A rash of spitting at clergy in the street by ultra-Orthodox Jews in recent years add to a sense of siege among a community which traces its roots back to monks and pilgrims who settled in the 5th century. By the mid-1940s, the community numbered 16,000 across Jerusalem and other cities of British-ruled Palestine.
Many were refugees from Turkey who revived Armenian language among native compatriots assimilated in Arabic. They brought, too, colourful ceramic work which still fills their shops today.
Many left when British rule ended in 1948. More followed in 1967. Those who stayed on in the Old City under Israeli rule were cut off from 400,000 other Armenians in the Middle East — in countries like Syria and Lebanon, at war with Israel.
They are part of a global diaspora of 10 million whose language and religious roots lie in a Caucasian kingdom that was the first to adopt Christianity as a state religion, in 301.
St. James’s Cathedral is a serene jewel, hung with precious lamps and treasures donated by Armenians scattered far and wide and infused with the haunting singing of its black-cowled monks.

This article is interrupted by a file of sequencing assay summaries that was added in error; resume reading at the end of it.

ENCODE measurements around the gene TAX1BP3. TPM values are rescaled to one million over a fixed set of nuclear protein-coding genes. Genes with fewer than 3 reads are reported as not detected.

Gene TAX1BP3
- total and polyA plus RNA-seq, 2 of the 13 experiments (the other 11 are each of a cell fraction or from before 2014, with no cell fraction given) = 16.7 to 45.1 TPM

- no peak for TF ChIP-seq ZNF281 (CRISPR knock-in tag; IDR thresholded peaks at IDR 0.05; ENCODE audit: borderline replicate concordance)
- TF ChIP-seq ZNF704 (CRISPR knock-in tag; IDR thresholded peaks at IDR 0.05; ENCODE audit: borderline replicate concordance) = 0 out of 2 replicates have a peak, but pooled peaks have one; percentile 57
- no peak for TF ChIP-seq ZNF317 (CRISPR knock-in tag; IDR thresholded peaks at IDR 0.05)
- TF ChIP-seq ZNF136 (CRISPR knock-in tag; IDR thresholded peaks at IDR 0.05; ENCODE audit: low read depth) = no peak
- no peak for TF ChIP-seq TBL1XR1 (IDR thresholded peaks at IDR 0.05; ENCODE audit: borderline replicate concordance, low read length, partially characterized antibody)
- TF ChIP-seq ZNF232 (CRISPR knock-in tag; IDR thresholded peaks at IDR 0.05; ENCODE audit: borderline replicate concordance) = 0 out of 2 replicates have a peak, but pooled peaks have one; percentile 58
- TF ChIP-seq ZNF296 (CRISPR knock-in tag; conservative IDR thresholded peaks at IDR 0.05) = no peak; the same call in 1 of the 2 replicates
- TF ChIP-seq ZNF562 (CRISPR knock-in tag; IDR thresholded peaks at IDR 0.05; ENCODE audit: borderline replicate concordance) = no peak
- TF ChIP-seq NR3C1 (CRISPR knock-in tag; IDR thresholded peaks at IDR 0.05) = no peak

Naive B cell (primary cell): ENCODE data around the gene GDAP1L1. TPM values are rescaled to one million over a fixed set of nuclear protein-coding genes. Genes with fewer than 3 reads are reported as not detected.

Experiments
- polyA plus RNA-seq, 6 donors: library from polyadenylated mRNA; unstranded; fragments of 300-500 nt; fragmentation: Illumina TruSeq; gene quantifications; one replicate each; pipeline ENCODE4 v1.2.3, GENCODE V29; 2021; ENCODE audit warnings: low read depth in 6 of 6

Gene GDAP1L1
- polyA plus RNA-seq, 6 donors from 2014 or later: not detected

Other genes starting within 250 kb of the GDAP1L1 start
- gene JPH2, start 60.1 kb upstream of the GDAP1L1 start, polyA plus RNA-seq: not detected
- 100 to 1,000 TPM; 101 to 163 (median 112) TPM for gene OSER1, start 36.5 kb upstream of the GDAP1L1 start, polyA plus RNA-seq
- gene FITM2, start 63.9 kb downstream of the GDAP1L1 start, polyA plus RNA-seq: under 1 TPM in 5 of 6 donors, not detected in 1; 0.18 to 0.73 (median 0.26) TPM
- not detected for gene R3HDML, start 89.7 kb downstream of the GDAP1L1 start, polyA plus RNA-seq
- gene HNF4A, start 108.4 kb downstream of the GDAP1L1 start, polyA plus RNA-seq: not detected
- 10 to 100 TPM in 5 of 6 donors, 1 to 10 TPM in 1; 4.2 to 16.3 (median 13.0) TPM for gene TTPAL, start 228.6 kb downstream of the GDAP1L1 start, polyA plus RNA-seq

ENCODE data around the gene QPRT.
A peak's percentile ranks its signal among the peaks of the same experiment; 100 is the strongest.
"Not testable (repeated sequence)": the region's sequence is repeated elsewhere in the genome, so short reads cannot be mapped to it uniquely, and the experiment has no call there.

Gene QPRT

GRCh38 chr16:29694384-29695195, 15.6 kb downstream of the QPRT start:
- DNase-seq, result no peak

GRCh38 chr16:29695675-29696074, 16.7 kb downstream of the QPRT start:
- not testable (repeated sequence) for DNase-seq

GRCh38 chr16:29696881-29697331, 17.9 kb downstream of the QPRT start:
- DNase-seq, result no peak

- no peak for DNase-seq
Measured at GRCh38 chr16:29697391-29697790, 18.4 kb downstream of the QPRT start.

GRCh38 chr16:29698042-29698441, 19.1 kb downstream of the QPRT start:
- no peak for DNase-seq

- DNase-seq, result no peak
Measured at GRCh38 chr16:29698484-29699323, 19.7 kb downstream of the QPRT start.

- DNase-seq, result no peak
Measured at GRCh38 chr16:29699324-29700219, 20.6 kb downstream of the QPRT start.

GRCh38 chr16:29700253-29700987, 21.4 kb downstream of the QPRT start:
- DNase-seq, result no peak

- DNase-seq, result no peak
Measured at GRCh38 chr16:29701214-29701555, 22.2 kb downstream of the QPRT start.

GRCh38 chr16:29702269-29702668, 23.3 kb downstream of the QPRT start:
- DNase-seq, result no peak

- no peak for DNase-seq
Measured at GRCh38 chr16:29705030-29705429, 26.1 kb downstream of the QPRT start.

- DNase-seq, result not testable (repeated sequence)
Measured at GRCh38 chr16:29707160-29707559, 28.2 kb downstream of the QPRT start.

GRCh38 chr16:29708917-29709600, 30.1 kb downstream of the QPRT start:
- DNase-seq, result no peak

The Armenian Church has parity at Jerusalem’s Christian holy places with the much bigger Roman Catholic and Greek Orthodox Churches, 6,000 of whose Palestinian Arab adherents live in the Christian Quarter. Its history, income from local rents and gifts from the diaspora, should assure the Church’s future here.
But the lay community surrounding it does question whether future generations will be here; residents say Armenians feel disadvantaged in getting work with Jewish or Arab employers and so move abroad and then face Israeli refusal to allow them back.